‘People who have been through relationship troubles, for example, can come and do some sort of activity where they are anonymous, get away from old friendship groups and make new friends who they share a common interest with.’ 

For Kate, having the ability to make a difference in people’s lives is one of the big draws of coaching. 

‘At the top level, it is really exciting watching people get better and better. Some people are so receptive that you only have to say one tiny thing to them and it makes a big difference. 

‘Coaching makes you think about how you live your life as well. You become much more thoughtful about practising what you preach. 


‘Things you say impact on different people in different ways. In one person it may just flick a switch and completely change the way they think about things. 

‘I pretty much know all of the 500 members and they’ve all got their own stories, have had their own challenges and got their own reasons for being there, and I feel privileged to be party to that.’ 

Andy’s story 

Andy Edwards

Experienced grassroots football coach Andy talks with an infectious enthusiasm about his love of coaching. 

‘What does coaching mean for me? Whoa!’ He pauses for a second or two, takes a deep breath, then answers: ‘It’s my passion. It’s hugely important. I coach 110 kids on a weekly basis and I constantly remind myself that each one of those kids is really important. 

‘It is imperative for me to be the best I can be and strive to constantly improve because the effect we can have is massive. Not for all the kids all the time, but sometimes, you just get a little window into the attitude of the child and how you might impact on it, in terms of the session or even his week.’ 

He understands fully, then, that coaching is a people business. 

‘Some kids rock up, have a game and go home but for others they have had a tough day at school, they’ve had a tough time with their parents, and they come into an environment where they can just express themselves, play with freedom, learn from their mistakes, trust in each other and learn the importance of playing as a team and growing as a team. These are really important things.’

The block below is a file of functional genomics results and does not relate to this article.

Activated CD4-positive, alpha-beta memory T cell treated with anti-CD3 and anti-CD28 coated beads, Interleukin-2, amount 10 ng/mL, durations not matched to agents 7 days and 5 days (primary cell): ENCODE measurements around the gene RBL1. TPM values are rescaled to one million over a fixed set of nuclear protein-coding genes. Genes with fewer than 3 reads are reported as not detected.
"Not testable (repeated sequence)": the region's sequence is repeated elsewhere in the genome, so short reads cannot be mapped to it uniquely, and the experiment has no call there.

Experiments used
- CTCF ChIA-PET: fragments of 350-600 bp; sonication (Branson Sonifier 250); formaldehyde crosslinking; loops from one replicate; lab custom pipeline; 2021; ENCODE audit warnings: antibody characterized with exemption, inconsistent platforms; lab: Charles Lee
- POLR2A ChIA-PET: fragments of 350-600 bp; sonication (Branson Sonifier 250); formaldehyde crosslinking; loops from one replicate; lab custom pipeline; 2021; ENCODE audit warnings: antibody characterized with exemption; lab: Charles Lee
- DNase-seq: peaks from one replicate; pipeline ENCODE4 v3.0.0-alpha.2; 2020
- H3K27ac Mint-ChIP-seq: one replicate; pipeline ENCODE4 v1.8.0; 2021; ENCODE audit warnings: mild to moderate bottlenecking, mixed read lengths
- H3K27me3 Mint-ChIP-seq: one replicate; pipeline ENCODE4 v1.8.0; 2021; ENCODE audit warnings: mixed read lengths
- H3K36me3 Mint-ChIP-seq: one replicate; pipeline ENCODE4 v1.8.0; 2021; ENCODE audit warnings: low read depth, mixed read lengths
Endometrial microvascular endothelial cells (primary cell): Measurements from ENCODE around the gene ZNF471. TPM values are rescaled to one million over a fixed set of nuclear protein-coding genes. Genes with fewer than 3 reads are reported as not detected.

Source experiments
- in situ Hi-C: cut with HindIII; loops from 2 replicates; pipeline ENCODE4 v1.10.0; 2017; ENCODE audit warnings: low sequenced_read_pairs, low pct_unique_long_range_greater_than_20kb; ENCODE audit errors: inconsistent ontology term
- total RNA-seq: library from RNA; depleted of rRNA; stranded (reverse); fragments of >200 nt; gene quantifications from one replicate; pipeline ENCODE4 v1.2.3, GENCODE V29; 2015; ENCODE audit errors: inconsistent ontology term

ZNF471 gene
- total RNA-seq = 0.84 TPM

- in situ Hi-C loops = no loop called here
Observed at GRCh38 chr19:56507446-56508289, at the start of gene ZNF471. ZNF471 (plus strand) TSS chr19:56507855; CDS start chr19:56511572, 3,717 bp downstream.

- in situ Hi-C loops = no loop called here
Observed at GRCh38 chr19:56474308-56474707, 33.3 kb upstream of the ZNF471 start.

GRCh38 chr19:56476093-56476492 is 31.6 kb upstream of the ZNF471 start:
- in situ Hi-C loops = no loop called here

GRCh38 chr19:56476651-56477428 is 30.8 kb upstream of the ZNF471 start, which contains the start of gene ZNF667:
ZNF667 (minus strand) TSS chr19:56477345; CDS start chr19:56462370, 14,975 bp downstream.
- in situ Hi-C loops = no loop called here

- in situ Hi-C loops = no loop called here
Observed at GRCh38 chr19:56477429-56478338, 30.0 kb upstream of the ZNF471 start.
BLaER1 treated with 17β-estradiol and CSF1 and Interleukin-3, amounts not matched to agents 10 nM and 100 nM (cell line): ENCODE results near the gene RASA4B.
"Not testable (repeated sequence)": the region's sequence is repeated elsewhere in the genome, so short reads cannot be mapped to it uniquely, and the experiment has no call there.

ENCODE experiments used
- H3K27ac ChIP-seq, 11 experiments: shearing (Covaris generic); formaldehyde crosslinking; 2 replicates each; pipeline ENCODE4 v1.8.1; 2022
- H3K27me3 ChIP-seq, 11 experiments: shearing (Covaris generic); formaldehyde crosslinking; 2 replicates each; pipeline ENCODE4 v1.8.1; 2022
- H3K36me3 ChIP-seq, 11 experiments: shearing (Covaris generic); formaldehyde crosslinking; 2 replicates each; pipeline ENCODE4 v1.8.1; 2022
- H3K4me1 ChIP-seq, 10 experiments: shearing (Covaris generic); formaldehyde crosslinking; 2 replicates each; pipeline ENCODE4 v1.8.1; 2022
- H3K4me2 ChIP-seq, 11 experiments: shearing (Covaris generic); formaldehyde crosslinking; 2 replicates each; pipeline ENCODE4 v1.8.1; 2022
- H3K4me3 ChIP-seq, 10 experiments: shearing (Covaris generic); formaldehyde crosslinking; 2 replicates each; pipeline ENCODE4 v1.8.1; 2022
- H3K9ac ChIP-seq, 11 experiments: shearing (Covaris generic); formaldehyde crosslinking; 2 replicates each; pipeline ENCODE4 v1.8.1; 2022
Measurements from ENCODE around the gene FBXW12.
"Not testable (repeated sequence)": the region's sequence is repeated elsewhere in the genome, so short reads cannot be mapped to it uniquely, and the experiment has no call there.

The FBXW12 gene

And he echoes the sentiments of Kate regarding the need to recognise the social significance of engaging in coach-led physical activity. 

‘It’s crucial to recognise the impact we have – not just on a sports field but in life,’ he adds. 

‘So, for example, today I had a chat with the mum of my under-16s' captain after a frustrating afternoon when we played some good football but lost. I just checked in with her that he was happy. Little things like that are so important. 

‘Some of the lads I coach at under-15s aren’t that into football but they come along to socialise with their mates and to have a laugh and that’s fine. They are there to have fun.’ 

UK Coaching

Coaching can be challenging, no doubt, but that is one of its attractions – just as it is with playing sport or taking part in some form of activity, which provides its own set of physical and mental challenges. 

Whether coach or participant, rising to these challenges is what makes you stronger. 

And let’s face it, life would be pretty boring if you never stretched yourself. You would miss out on so many enriching experiences, and your personal growth would be stunted. 

‘I can’t think of anything more fulfilling in terms of having a positive effect on young people,’ says Andy. 


‘You get kids to learn and develop through playing games and that is hugely enjoyable. 

‘While on the one hand it is challenging and difficult, because you have to understand the different motivations of every child and try to deliver on that, on the other hand it is actually dead easy as everyone wants to be there. It’s not like going to the dentist! 

‘The kids I have been teaching for a while know I want them to have fun. They know that I want the ball to be rolling most of the time. I’m not there to talk a lot.’ 

Andy has seen a number of parents during his years as a voluntary and paid coach who have done a lot of talking the talk. 

Saying coaches can make a difference is preaching to the converted on a site like ConnectedCoaches, but his message to parents who may be reading the article after stumbling on it online or via social media is to start walking the walk and discover coaching for themselves.